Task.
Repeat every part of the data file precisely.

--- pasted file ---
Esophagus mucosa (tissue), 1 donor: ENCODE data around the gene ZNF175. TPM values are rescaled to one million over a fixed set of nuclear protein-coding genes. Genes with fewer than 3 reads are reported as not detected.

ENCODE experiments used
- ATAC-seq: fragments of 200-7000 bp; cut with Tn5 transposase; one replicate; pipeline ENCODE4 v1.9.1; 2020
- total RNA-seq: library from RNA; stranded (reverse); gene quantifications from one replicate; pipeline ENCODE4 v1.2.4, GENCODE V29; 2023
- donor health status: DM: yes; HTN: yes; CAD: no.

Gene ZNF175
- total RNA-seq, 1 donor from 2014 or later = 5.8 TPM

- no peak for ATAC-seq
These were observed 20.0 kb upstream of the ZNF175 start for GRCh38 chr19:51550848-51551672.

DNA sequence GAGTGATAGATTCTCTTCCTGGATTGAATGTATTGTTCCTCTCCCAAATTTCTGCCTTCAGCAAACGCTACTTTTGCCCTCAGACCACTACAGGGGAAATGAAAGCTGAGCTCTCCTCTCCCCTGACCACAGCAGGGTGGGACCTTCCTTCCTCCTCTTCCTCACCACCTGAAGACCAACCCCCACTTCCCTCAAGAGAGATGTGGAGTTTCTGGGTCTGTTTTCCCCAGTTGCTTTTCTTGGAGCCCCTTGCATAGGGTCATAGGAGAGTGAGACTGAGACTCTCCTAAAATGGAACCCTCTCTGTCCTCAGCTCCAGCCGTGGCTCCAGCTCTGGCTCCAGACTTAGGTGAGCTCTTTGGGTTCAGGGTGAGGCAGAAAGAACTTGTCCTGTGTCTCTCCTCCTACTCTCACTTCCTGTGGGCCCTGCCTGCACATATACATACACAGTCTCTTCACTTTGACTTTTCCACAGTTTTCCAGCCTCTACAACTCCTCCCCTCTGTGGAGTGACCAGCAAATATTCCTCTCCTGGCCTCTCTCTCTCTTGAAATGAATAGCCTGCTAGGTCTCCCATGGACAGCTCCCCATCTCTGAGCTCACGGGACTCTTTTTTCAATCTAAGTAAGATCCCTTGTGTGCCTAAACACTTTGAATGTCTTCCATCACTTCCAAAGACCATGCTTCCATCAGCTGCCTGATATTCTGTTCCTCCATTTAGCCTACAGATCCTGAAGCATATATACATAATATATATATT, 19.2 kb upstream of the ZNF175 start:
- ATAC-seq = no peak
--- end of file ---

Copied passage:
Esophagus mucosa (tissue), 1 donor: ENCODE data around the gene ZNF175. TPM values are rescaled to one million over a fixed set of nuclear protein-coding genes. Genes with fewer than 3 reads are reported as not detected.

ENCODE experiments used
- ATAC-seq: fragments of 200-7000 bp; cut with Tn5 transposase; one replicate; pipeline ENCODE4 v1.9.1; 2020
- total RNA-seq: library from RNA; stranded (reverse); gene quantifications from one replicate; pipeline ENCODE4 v1.2.4, GENCODE V29; 2023
- donor health status: DM: yes; HTN: yes; CAD: no.

Gene ZNF175
- total RNA-seq, 1 donor from 2014 or later = 5.8 TPM

- no peak for ATAC-seq
These were observed 20.0 kb upstream of the ZNF175 start for GRCh38 chr19:51550848-51551672.

DNA sequence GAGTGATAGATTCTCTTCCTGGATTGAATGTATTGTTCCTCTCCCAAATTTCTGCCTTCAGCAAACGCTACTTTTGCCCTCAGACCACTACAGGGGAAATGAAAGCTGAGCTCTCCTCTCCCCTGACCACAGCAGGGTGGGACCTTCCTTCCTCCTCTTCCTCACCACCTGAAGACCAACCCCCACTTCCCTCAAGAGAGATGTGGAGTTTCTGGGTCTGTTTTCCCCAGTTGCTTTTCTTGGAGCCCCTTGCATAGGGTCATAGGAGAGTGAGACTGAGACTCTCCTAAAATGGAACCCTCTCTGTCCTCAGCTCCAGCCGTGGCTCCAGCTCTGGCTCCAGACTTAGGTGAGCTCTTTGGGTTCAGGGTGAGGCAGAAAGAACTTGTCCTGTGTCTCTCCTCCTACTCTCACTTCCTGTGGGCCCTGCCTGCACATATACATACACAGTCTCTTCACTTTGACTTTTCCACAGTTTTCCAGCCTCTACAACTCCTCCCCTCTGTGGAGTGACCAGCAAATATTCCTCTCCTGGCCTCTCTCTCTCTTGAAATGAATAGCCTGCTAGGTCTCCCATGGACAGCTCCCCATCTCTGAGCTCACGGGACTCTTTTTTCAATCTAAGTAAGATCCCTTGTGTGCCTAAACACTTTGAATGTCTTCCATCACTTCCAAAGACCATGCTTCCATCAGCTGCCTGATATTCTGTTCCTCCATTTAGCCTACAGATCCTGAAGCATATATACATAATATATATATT, 19.2 kb upstream of the ZNF175 start:
- ATAC-seq = no peak